Handel’s Semele: A wolf in sheep’s clothing?


Throughout the 17th century, all forms of staged musical theater were strictly forbidden during Lenten season. To substitute for this lack of operatic entertainment, this period of fasting and prayer that prepares believers for the celebration of Easter did see the proliferation of morality plays. These plays combined sacred dialogues and narrative meditations with music that included choral declamations, instrumental dances and monodic singing. Not intended for stage performance, these plays were frequently presented in the oratory, a chapel or devotional space set-aside by ecclesiastical authorities for praying, singing devotional songs or listening to sermons. Taking the name of this special performance venue, these types of works, operating strictly as concert pieces, began to be called oratorios by the middle of the 17th century. As the emerging genre gained in popularity and expanded in scope, it moved away from its habitual church setting and was more frequently performed in secular venues.

Of course, the majority of oratorio subjects remained religious, yet these large-scale dramatic works featuring a choir, soloists and an orchestra were given as entertainment that would “appeal to the increasing sensitivity regarding morality.” For George Friedrich Handel (1685-1759), who decisively shaped the evolution of this genre, the oratorio became one of the defining musical endeavors of his compositional craft, which also provided him with a valuable source of income. I am sure by now you are wondering why I am giving you all this background on the oratorio when everybody knows that Semele, composed in June and July 1743, is actually an opera! Or maybe it isn’t? Handel certainly managed to thoroughly confuse contemporary audiences. The premiere of Semele took place at Covent Garden on 10 February 1744, during the Lenten oratorio season, and a newspaper announcement revealed that it would be performed “after the manner of an oratorio.” This rather ambivalent statement suggests an operatic performance masquerading as an oratorio, that is opera performed without staging, costume or set designs.

Renée Fleming

But it is not at as simple as that. For one, Handel based his Semele on a libretto originating with William Congreve in 1706, who had written the text for a projected opera by John Eccles. Hardly spiritual, the libretto abounds with exceedingly amorous and decidedly sexual references. Based on an episode from Ovid’s Metamorphoses, Semele rejects a dynastic marriage to indulge her sensual love for the god Jupiter, who promptly builds her a customized pleasure palace. Juno, Jupiter’s jealous wife eventually engineers Semele’s destruction by tricking her husband to make love to her not in mortal guise, but as a divine god. For Victorian audiences used to identify Handel as the master of pious sentiment and the creator of morally uplifting sacred oratorios, Semele was simply an aberration. Quite rightfully, Winton Dean suggests, “the public found Semele’s tone too close to that of the discredited Italian opera and set it down as an oratorio manqué; where they expected wholesome Lenten bread, they received a glittering stone dug from the ruins of Greek mythology.” In addition, the libretto — despite significant modifications by Handel — is written in English, resulting in a number of spectacular operatic arias in the exclusive language of the oratorio. Furthermore, Semele makes ample use of the chorus, one of the hallmarks of Handelian oratorio, where it plays in integral part of serving as a means to reflect the human morals of the drama. In Italian opera of its time, the chorus simply does not exist. And let’s not forget about Jupiter, who is played by a tenor. Such casting would have been inconceivable in Italian opera, where a castrato would have sung a similar role. It becomes obvious that Semele presents a rather curious mixture of operatic and oratorio elements, not strictly adhering to one form or another. Frequently referred to as a secular oratorio, in modern-day performances, this rather confusing hybrid is usually cast as an English opera. And that might well have been Handel’s intention as well. During the 1730’s Italian opera in England was dying a slow and painful death, paradoxically brought on by Handel’s unwitting success of establishing the conventions of the oratorio.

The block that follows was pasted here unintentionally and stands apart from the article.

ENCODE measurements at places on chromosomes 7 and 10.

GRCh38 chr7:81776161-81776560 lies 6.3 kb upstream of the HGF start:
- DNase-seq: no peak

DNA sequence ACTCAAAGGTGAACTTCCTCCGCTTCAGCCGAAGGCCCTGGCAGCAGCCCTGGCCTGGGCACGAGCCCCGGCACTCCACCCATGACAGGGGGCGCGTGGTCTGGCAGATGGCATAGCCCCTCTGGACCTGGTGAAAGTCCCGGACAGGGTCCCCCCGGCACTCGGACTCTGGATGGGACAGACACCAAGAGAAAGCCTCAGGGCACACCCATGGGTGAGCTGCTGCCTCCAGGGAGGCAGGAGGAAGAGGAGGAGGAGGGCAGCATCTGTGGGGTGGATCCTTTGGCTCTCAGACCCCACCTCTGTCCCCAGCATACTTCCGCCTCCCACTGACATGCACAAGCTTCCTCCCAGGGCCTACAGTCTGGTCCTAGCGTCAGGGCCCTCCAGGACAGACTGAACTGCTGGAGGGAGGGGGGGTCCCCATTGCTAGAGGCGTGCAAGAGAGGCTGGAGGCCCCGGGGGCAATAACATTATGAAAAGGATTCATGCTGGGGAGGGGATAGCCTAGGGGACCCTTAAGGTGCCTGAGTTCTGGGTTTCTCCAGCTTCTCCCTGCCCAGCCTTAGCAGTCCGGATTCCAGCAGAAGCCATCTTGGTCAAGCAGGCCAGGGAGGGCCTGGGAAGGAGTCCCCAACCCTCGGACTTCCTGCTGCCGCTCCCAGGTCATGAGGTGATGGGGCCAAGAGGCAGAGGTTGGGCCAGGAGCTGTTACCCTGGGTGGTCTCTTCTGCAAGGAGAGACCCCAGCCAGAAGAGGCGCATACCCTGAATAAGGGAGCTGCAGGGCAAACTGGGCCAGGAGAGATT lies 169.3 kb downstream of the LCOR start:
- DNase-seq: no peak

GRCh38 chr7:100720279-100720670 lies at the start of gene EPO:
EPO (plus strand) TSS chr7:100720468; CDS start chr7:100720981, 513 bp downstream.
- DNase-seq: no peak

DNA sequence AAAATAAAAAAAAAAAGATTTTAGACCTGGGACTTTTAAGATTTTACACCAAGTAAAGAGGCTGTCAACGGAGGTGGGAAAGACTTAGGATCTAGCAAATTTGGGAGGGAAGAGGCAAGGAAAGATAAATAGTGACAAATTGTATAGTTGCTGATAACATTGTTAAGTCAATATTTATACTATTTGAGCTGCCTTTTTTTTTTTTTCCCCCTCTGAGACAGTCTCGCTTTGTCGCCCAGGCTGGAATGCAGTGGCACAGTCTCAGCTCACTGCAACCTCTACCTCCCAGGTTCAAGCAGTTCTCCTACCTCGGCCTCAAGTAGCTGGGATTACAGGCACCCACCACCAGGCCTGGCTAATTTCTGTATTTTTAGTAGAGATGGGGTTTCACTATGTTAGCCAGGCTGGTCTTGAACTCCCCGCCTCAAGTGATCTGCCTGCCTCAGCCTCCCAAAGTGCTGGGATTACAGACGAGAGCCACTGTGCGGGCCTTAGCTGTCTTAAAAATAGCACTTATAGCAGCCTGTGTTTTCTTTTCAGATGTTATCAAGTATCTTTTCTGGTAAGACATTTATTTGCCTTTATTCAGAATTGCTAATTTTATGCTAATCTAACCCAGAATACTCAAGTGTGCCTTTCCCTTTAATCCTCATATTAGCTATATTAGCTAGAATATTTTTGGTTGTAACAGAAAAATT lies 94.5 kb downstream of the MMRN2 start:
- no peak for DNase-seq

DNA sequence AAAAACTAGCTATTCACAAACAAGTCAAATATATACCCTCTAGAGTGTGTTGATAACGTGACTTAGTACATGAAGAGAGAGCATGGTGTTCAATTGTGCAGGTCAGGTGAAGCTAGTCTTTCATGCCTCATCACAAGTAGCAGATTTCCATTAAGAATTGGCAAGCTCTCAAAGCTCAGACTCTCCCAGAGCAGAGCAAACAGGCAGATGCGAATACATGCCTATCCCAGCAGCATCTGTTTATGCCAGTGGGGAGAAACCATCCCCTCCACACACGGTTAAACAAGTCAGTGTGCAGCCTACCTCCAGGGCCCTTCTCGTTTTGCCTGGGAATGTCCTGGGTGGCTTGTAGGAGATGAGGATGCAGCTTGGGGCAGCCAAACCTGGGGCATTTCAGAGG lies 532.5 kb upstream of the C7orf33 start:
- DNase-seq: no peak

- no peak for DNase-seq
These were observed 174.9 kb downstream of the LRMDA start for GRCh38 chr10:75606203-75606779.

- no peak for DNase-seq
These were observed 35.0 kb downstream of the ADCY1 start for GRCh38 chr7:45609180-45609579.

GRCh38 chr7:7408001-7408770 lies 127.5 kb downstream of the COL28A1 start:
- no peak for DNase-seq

With Semele, Handel was most likely looking for an alternate profitable and feasible musical venture, originally suggested to him by the playwright and impresario Aaron Hill, “that you would resolute enough to deliver us from our Italian bondage; and demonstrate that English is soft enough for Opera, when compos’d by poets who know how to distinguish the sweetness of our tongue from the strength of it.” In that sense, Handel’s Semele picks up where Eccles Semele was supposed to go. Eccles opera, as we remember, was never staged because Handel introduced his hugely popular Italian opera to England in the first place. In the end, Handel’s attempt of re(establishing) English opera went nowhere, but it left us with a plethora of great music. And I am sure you will agree that the two selections from Semele on tonight’s programme not only confirm Handel’s musical and dramatic genius, but also work equally well in the theater and in the concert hall.

Semele will be performed by Renée Fleming in Hong Kong on May 9th 2013
LCSD Official website

And in Guangzhou on May 17th 2013
GOH Official website

Oh sleep, why dost thou leave me (Händel)- Renée Fleming

Händel: Endless pleasure : Renée Fleming

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